Ash Wednesday February 14, 2018
Ash Wednesday February 14, 2018. Service will be at 10:00 a.m. in The Lutheran Church of the Good Shepherd.
Lutheran Worship: History and Practice, a commentary on Lutheran Worship, one of our Synod’s hymnals, says this about ashes on Ash Wednesday: “Other customs may be used, particularly the imposition of ashes on those who wish it. This ancient act is a gesture of repentance and a powerful reminder about the meaning of the day.
Ashes can symbolize dust-to-dustness and remind worshipers of the need for cleansing, scrubbing and purifying. If they are applied during an act of kneeling, the very posture of defeat and submission expresses humility before God.”
The use of ashes on Ash Wednesday is a more recent custom among most LCMS congregations, although some have done it for decades. The ashes are usually derived from the burned palms from the previous Palm Sunday.
Experience will show, however, that in obtaining ashes this way, it doesn’t take many ashes to “ash” a whole congregation. Like sin, they are very dirty and go a long way. One palm leaf will produce enough ashes for several years.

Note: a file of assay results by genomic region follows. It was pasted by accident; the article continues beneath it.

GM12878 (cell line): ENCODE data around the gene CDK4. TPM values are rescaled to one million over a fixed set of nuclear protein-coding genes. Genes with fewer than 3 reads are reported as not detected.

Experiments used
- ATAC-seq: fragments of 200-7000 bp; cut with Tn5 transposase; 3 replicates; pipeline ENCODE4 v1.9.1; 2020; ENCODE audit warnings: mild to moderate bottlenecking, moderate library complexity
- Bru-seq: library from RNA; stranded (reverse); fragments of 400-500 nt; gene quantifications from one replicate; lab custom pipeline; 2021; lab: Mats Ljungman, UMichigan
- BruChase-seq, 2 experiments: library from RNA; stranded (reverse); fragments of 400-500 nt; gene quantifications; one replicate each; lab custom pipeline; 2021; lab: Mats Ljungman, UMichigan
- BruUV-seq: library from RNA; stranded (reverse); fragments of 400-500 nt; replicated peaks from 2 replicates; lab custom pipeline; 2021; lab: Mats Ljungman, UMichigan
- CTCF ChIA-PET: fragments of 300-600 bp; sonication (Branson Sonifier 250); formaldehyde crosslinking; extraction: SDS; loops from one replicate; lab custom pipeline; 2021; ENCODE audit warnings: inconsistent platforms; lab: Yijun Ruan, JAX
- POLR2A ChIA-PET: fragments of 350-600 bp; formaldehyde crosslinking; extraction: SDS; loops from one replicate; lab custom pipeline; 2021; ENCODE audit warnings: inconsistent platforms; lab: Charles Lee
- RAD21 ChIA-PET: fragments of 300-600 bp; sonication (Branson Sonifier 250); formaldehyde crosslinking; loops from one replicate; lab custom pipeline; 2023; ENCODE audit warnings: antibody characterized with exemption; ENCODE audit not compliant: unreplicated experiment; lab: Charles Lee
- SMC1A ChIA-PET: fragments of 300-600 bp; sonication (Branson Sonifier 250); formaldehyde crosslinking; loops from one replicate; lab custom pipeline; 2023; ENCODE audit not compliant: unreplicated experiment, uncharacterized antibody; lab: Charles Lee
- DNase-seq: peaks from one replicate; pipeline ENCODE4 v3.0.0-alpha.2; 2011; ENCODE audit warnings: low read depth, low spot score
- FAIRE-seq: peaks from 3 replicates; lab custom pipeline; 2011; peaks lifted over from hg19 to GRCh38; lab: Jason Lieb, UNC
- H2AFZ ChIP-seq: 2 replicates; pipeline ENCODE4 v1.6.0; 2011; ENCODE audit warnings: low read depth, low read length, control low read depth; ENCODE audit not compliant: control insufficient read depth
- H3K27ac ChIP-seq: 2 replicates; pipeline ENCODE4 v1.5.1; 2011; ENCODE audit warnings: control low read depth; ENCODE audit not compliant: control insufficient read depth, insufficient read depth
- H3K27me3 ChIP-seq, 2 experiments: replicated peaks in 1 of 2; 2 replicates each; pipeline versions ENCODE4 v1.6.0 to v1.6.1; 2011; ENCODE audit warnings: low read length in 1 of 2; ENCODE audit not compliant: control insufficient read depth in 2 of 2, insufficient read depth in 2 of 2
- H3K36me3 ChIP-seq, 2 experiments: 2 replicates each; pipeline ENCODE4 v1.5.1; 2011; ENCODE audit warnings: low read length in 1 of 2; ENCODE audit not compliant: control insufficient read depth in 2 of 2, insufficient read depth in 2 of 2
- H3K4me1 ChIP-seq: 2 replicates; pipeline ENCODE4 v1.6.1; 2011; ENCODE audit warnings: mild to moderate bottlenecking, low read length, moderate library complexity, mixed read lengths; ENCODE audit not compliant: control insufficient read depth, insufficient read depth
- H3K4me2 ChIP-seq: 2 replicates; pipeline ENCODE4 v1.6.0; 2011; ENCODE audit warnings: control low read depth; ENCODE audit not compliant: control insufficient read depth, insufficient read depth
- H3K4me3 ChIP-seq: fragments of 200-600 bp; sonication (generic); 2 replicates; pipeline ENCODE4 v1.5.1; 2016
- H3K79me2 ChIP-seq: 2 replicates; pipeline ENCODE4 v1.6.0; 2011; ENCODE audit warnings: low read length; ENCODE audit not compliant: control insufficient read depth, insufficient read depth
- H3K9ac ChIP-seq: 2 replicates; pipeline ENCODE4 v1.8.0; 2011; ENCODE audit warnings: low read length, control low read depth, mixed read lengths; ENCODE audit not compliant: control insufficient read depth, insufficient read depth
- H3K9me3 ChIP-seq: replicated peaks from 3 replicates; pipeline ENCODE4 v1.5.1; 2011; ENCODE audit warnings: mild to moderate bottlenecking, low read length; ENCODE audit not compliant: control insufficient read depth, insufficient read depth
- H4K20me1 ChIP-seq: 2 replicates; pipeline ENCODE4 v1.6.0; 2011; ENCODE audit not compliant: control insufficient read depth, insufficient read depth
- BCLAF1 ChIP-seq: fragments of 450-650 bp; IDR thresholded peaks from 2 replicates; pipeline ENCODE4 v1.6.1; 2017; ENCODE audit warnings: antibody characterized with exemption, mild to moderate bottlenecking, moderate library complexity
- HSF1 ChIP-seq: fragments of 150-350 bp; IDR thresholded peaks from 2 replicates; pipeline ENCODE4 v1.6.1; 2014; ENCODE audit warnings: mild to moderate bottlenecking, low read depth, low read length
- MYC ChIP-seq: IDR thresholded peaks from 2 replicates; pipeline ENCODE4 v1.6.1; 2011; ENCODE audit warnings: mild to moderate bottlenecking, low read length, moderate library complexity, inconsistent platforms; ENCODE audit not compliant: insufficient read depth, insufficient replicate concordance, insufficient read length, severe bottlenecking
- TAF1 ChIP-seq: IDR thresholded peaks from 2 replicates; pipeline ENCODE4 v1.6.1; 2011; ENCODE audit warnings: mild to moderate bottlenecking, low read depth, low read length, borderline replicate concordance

Usually the pastor takes the ashes on the end of his thumb and makes the sign of the cross on the forehead of each worshiper, saying these words: “Remember: you are dust, and to dust you shall return.”
Ash Wednesday, a day of fasting, is the first day of Lent in Western Christianity. It occurs 46 days (40 fasting days, if the six Sundays, which are not days of fast, are excluded) before Easter and can fall as early as February 4 or as late as March 10. Ash Wednesday is observed by many Western Christians, including Anglicans, Lutherans, Methodists, Presbyterians, Roman Catholics,[note 1] and some Baptists.
According to the canonical gospels of Matthew, Mark and Luke, Jesus Christ spent 40 days fasting in the desert, where he endured temptationby Satan. Lent originated as a mirroring of this, fasting 40 days as preparation for Easter. Every Sunday was seen as a commemoration of the Sunday of Christ’s resurrection and so as a feast day on which fasting was inappropriate. Accordingly, Christians fasted from Monday to Saturday (six days) during six weeks and from Wednesday to Saturday (four days) in the preceding week, thus making up the number of 40 days. Orthodox Christians do this 40 days in a row.
Ash Wednesday derives its name from the practice of blessing ashes made from palm branches blessed on the previous year’s Palm Sunday, and placing them on the heads of participants to the accompaniment of the words “Repent, and believe in the Gospel” or “Remember that you are dust, and to dust you shall return.”